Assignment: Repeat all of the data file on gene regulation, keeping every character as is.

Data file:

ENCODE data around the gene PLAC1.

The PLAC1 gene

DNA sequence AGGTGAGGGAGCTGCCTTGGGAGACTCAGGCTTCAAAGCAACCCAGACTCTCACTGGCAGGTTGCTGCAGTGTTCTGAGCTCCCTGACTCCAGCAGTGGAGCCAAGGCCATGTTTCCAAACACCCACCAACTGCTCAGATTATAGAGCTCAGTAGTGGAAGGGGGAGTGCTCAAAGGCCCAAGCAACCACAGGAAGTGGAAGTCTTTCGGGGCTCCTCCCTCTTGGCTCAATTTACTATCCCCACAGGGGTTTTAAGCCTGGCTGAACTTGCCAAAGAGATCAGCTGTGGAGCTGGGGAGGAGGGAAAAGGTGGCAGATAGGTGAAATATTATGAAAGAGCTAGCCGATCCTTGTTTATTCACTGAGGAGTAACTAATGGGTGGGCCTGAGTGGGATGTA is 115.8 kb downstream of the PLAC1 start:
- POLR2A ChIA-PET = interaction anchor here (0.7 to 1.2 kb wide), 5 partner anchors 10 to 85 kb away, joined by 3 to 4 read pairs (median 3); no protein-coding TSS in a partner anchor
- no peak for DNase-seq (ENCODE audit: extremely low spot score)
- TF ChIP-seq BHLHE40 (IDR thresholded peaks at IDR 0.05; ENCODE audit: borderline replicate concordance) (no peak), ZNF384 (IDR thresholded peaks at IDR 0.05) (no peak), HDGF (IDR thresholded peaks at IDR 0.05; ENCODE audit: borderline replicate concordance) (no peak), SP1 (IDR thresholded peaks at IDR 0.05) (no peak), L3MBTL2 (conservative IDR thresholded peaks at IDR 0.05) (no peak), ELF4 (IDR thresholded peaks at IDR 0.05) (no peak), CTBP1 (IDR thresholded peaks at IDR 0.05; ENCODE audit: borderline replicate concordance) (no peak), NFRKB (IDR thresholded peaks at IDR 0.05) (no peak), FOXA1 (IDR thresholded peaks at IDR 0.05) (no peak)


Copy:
ENCODE data around the gene PLAC1.

The PLAC1 gene

DNA sequence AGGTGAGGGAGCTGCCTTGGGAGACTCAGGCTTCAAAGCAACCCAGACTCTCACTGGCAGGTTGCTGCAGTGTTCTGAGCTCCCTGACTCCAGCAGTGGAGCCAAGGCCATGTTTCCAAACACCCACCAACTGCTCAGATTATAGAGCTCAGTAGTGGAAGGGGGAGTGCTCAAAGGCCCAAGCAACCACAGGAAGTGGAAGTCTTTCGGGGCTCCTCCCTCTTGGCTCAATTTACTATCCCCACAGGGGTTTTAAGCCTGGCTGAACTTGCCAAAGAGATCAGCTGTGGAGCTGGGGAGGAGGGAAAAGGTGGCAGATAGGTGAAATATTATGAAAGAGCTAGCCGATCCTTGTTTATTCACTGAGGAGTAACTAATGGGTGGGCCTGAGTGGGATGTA is 115.8 kb downstream of the PLAC1 start:
- POLR2A ChIA-PET = interaction anchor here (0.7 to 1.2 kb wide), 5 partner anchors 10 to 85 kb away, joined by 3 to 4 read pairs (median 3); no protein-coding TSS in a partner anchor
- no peak for DNase-seq (ENCODE audit: extremely low spot score)
- TF ChIP-seq BHLHE40 (IDR thresholded peaks at IDR 0.05; ENCODE audit: borderline replicate concordance) (no peak), ZNF384 (IDR thresholded peaks at IDR 0.05) (no peak), HDGF (IDR thresholded peaks at IDR 0.05; ENCODE audit: borderline replicate concordance) (no peak), SP1 (IDR thresholded peaks at IDR 0.05) (no peak), L3MBTL2 (conservative IDR thresholded peaks at IDR 0.05) (no peak), ELF4 (IDR thresholded peaks at IDR 0.05) (no peak), CTBP1 (IDR thresholded peaks at IDR 0.05; ENCODE audit: borderline replicate concordance) (no peak), NFRKB (IDR thresholded peaks at IDR 0.05) (no peak), FOXA1 (IDR thresholded peaks at IDR 0.05) (no peak)